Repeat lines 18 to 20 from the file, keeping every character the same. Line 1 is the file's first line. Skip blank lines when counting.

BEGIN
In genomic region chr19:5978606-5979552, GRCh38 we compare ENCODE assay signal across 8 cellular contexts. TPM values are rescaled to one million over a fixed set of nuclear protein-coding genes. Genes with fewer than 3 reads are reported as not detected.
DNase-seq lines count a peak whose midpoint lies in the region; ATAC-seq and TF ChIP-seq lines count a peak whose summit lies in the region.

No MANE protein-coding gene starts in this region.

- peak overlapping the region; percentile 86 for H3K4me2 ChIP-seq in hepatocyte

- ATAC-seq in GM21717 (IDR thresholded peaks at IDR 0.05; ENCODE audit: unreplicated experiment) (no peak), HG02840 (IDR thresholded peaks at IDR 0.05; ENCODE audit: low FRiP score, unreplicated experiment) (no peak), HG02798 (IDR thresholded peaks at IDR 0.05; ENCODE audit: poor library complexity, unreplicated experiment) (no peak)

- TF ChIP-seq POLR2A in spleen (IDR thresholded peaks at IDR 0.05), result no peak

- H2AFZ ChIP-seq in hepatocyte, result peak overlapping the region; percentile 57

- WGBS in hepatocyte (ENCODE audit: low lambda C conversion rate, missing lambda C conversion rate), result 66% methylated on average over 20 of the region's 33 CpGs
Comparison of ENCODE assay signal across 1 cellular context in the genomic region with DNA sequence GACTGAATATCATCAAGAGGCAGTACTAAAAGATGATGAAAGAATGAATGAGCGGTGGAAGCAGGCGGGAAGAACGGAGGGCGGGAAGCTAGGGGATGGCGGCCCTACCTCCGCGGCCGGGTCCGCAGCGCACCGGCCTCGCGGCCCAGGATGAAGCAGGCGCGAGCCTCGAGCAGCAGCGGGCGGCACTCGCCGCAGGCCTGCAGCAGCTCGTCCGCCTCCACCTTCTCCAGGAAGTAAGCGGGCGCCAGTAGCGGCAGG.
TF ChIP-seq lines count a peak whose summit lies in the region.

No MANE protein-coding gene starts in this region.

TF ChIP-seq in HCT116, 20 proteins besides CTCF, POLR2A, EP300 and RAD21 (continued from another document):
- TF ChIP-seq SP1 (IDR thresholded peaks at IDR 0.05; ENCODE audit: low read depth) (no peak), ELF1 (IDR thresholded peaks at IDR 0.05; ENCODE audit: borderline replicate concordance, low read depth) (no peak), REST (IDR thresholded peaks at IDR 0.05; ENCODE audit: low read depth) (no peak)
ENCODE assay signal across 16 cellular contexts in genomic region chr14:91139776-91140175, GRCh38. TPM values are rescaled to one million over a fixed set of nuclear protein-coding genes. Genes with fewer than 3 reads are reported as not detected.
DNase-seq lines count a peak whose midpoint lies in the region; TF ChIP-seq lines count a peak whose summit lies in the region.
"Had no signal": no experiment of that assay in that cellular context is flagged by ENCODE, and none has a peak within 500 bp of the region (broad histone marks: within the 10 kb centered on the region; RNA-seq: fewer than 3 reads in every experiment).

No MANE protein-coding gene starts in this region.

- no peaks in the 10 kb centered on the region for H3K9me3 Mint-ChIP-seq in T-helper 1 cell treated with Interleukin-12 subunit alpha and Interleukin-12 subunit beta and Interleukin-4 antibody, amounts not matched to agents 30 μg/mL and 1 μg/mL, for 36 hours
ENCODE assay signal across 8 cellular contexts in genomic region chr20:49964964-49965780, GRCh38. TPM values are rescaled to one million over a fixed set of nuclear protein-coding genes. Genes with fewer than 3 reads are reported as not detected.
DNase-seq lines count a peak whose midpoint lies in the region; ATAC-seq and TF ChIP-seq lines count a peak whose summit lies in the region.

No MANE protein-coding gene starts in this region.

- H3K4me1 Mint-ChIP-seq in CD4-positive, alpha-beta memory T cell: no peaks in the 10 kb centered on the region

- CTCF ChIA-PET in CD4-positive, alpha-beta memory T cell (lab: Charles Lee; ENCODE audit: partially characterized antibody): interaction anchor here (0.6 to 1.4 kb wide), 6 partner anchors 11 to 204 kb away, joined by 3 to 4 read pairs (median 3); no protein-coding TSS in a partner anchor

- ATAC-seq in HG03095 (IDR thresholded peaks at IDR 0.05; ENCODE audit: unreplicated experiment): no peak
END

- no peaks in the 10 kb centered on the region for H3K9me3 Mint-ChIP-seq in T-helper 1 cell treated with Interleukin-12 subunit alpha and Interleukin-12 subunit beta and Interleukin-4 antibody, amounts not matched to agents 30 μg/mL and 1 μg/mL, for 36 hours
ENCODE assay signal across 8 cellular contexts in genomic region chr20:49964964-49965780, GRCh38. TPM values are rescaled to one million over a fixed set of nuclear protein-coding genes. Genes with fewer than 3 reads are reported as not detected.
DNase-seq lines count a peak whose midpoint lies in the region; ATAC-seq and TF ChIP-seq lines count a peak whose summit lies in the region.